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Jun 13, 2012

Scene Helper



How's that new outline method working out? (I forgot to tell you, I've dubbed it "Scene Helper.TM"*)

Awesome, thank you.

At least for the material that I've already written for Wing.

I've had insights into what I need to edit, external vs. internal action and the problem of empty characters. If I were a better blogger, I'd make each of these its own topic and schedule them for days when I don't write any posts, but I'm honestly too lazy. I'm just going to throw it all at you, and you can re-read it during the next three month period I neglect my blog. (Uh huh, Tara, that's how to build traffic. Woohoo!)

Outlining To Edit

So, yeah, I went back and retroactively applied it to all the scenes I've written so far. In that sense, it was a good aide to planning edits. For one thing, I could see clearly that I'd left out any smells, sounds, tastes and touches, and sometimes even any visual descriptions, out of about two thirds of my scenes. Oy.

On the bright side, by playing around with the order of the scenes in the outline, I was able to overcome a problem which has been plaguing me since I started working on Wing. One of the reasons this book is taking me so long is that (a) it was coming out to be about 100,000 words, or twice the length of Initiate, and (3) I need to make sure the story arc flows smoothly from Wing to the next book, Blood, so am I also working on Book 6 at the same time.

One of the things I saw in my outline was that I was trying to stuff too much action into Wing and not leaving enough of the relationships started in Wing more time to mature in Blood. So I found a way to cut Wing from 100,000 words to 80,000 words. It's not that I tossed those 20,000 words -- they aren't fat (well, MOST of them aren't fat), but I think they will work better in Blood.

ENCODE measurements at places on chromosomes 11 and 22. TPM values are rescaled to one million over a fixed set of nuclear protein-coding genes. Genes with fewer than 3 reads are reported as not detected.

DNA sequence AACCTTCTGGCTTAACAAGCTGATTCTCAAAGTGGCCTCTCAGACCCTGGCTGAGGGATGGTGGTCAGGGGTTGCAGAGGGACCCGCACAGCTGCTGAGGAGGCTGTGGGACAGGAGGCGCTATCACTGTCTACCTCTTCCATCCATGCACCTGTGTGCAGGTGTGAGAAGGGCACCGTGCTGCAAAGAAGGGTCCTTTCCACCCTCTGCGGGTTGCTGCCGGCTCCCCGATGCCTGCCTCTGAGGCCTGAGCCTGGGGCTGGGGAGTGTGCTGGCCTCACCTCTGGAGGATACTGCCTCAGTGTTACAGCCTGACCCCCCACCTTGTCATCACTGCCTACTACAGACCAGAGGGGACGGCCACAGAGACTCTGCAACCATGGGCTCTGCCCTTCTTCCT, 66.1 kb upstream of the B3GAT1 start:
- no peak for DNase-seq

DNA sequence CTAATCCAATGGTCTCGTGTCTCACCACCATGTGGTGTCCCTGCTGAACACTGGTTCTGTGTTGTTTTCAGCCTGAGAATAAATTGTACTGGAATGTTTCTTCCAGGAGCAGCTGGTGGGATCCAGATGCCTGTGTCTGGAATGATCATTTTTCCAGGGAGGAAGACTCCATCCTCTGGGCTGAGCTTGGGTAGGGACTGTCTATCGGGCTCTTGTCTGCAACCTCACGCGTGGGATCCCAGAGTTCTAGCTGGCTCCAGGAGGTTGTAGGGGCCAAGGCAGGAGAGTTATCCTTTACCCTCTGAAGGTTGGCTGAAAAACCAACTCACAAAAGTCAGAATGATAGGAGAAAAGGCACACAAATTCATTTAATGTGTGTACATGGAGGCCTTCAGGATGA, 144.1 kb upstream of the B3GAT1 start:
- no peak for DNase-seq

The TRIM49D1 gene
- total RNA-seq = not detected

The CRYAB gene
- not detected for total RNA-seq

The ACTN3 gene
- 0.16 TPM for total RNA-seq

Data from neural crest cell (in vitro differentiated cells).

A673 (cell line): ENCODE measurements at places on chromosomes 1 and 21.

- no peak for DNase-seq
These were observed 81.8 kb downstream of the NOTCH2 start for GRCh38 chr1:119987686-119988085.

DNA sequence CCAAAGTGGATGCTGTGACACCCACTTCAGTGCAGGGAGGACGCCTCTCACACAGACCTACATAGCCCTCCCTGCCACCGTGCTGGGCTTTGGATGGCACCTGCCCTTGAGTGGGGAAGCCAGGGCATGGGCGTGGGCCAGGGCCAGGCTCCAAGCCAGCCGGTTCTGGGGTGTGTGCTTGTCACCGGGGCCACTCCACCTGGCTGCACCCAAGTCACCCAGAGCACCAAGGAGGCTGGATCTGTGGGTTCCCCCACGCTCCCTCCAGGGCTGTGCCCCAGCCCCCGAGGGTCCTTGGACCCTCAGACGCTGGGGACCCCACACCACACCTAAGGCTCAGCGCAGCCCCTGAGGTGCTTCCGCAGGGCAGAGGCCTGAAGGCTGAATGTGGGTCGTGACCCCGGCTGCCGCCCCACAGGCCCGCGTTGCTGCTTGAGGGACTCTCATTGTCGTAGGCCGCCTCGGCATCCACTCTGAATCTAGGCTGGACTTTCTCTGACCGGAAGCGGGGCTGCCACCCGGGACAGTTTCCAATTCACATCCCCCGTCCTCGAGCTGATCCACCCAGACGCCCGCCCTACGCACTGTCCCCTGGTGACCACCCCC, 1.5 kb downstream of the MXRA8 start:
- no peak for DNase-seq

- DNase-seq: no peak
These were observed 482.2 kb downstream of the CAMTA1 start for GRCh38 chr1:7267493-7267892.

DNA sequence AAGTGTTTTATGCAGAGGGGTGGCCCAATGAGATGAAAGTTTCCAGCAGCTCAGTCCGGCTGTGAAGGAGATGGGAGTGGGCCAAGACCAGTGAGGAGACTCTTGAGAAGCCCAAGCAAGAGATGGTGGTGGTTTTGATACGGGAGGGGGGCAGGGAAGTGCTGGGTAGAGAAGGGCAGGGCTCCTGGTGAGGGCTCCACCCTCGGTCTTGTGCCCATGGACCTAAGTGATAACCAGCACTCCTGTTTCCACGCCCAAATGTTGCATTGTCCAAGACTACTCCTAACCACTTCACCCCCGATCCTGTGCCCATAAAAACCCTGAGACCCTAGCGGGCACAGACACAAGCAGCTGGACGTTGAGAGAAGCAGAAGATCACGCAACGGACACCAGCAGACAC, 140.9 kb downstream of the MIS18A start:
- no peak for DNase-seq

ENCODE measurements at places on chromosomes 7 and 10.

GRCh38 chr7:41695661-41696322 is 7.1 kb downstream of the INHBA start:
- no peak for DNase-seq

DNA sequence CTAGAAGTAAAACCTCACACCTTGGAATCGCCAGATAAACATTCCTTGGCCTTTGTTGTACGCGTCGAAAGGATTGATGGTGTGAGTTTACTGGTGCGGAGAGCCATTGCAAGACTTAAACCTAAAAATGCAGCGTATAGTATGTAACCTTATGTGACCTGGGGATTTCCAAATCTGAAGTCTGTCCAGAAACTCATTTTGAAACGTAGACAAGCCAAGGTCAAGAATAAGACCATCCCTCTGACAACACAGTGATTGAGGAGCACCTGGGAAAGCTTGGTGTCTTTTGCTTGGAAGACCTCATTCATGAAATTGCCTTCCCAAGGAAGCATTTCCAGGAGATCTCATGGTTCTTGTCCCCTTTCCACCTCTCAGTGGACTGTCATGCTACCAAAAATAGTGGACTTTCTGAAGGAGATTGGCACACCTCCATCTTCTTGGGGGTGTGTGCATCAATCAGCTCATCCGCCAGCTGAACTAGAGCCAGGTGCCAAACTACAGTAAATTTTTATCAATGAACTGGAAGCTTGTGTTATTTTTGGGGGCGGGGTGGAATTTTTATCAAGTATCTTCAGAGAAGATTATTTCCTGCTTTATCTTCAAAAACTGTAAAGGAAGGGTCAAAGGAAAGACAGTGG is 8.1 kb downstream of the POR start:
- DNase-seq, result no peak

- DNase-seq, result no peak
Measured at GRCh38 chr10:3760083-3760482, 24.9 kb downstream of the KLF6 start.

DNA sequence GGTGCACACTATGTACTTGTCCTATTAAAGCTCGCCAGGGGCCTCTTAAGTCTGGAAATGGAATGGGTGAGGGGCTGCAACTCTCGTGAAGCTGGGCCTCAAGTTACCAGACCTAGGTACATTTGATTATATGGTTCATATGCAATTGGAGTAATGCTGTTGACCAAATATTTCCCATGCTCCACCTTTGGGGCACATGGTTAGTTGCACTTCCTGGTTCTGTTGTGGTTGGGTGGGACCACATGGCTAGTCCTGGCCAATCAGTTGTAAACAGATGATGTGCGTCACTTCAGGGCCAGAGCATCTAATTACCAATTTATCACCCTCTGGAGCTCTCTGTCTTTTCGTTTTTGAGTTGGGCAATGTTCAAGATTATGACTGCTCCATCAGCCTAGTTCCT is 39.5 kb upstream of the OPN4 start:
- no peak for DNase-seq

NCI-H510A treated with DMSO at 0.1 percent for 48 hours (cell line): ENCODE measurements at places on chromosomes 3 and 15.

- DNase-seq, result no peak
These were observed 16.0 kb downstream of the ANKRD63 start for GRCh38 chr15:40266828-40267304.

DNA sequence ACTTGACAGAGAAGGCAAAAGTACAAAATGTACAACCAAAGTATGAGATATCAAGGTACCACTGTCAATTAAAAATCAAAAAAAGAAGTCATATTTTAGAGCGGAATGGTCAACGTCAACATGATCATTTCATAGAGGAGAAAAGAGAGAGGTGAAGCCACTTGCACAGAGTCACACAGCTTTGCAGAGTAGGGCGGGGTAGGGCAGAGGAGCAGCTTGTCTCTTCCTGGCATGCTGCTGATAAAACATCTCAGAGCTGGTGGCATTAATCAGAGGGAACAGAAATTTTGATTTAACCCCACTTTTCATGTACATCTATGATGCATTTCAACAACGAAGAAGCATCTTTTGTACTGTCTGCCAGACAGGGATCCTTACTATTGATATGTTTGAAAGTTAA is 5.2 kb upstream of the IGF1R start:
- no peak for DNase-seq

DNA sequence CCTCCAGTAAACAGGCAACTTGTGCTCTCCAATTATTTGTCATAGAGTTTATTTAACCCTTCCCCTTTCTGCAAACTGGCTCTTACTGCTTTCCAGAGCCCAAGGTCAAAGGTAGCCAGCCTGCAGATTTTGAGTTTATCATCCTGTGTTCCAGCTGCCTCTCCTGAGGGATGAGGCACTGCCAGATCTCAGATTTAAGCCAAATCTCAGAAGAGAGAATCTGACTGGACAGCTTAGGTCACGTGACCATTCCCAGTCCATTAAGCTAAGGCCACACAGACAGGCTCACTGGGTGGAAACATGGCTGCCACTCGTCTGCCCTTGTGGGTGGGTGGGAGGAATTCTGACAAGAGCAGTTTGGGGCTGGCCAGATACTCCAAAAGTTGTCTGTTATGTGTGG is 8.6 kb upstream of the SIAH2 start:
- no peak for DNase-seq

The real test will come over the next day or two as I apply the outline to Blood. That book is a mess, which is sad, since in an earlier draft of this series, it used to be one of the strongest sections. But as I've revised, I've pulled out this bit and that bit, to give to other books, earlier and later, and now Blood is anemic.

External and Internal Action Arcs

By the way, I thought of another two categories I might want to add to my scene: External Action and Internal Action. Not every scene is strong on both. Not every scene should be strong on both.

Dem's fightin' words, so let me explain.

Battling Internal Demons

External Action could be mundane ("They journey through the boglands and reach a lakeshore") or battle-packed ("The bog mummy drags Dindi toward the water.") The seemingly dull scenes, those with less external action, are often the same ones with the strongest Internal Action. That's not surprising. While Dindi and Umbral are battling a bog mummy, they aren't going to have time for Deep Thoughts. It's in the quiet scenes before and after that they converse and clash. For instance, the fight with the mummy, while it brings them together temporarily during the fight, drives them further apart philosophically. They each come out more convinced than ever that the power the other represents must be stopped. At any cost.


Battling external demons

A book with predominantly Internal Action will be "literary" (or else very boring). A book with predominantly External Action will be an adventure or thriller (or else very boring). Poorly written fantasy books read like the transcription of a D&D campaign, the novelization of a Scifi Monster of the Week movie. (*Shudder*), with the heroes battling a baddie every chapter, but not much else. A fight scene without a emotional stakes turns punches into yawns. On the other hand, I fear I lack the writing talent to make 5000 words about a man falling out of a chair riveting. (To see Scott Bailey pull off this feat delightfully, see here -- you have to look in the Comments for the actual excerpt. It's gorgeous. Ah, Literary Lab, how I miss you!)

Empty Characters

Meanwhile, the outline of Wing has helped shine a light on another problem with my draft, which is empty characters. I've been aware of this problem for along time. It's bugged me, but I've felt helpless to fix it. The outline reminded me that the longer I put off fixing this, the harder it will be to fix at all.

Empty characters occur when you don't have a good fix on a character. They're just sort of blank. They move around and talk and may even have drives and motives and goals, but they still don't have a clear personality.


Maybe they are plot-born characters. Plot Puppets. They need to be there to serve the plot. But who in Cthulthu's name are these assholes? What makes them different from the other bit players and sidekicks?